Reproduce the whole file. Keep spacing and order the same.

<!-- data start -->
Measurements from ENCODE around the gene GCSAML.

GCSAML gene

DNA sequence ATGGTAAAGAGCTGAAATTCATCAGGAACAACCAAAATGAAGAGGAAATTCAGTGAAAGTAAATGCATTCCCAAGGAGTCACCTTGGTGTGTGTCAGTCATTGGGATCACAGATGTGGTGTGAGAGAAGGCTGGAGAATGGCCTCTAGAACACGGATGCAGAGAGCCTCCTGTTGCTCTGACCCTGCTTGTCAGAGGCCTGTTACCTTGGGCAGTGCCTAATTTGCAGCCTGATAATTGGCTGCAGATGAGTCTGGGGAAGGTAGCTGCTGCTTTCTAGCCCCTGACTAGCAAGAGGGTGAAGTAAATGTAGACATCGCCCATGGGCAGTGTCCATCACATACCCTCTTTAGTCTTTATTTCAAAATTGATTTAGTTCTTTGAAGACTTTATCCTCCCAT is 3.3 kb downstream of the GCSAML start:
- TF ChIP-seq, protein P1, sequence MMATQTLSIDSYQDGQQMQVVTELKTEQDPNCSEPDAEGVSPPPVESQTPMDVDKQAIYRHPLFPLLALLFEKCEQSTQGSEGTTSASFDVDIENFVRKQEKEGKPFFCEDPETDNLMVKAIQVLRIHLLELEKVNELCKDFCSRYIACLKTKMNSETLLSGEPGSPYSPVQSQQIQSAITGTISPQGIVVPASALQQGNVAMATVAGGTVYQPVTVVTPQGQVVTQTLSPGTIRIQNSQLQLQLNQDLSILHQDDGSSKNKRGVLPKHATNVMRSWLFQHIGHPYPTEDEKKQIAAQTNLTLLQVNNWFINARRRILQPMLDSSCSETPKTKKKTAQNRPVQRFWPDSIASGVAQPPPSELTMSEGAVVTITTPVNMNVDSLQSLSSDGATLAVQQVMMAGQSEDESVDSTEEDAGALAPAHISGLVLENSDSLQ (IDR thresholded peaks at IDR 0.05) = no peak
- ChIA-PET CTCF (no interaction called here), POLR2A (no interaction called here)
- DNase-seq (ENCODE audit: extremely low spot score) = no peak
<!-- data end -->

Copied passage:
Measurements from ENCODE around the gene GCSAML.

GCSAML gene

DNA sequence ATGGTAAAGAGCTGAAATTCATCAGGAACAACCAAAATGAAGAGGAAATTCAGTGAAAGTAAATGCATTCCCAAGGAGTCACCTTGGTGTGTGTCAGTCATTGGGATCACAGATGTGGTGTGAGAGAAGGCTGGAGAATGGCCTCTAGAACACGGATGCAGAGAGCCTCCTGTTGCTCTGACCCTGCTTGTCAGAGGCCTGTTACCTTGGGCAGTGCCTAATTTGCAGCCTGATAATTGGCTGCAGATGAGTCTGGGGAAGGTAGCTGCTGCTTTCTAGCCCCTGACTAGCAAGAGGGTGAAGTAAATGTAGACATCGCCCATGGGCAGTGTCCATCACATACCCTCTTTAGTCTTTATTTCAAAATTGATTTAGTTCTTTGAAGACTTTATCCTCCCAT is 3.3 kb downstream of the GCSAML start:
- TF ChIP-seq, protein P1, sequence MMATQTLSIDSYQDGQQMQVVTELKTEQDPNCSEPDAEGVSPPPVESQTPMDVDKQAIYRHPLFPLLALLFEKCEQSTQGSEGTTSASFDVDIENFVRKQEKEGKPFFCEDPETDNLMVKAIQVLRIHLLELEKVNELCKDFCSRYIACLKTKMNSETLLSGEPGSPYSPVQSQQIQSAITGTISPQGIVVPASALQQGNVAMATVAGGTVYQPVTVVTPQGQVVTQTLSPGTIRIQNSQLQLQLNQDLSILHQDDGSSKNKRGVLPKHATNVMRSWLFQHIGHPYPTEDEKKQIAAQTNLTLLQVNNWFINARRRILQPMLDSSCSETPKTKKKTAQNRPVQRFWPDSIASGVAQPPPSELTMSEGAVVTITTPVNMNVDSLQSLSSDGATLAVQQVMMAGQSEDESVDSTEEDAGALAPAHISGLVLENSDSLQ (IDR thresholded peaks at IDR 0.05) = no peak
- ChIA-PET CTCF (no interaction called here), POLR2A (no interaction called here)
- DNase-seq (ENCODE audit: extremely low spot score) = no peak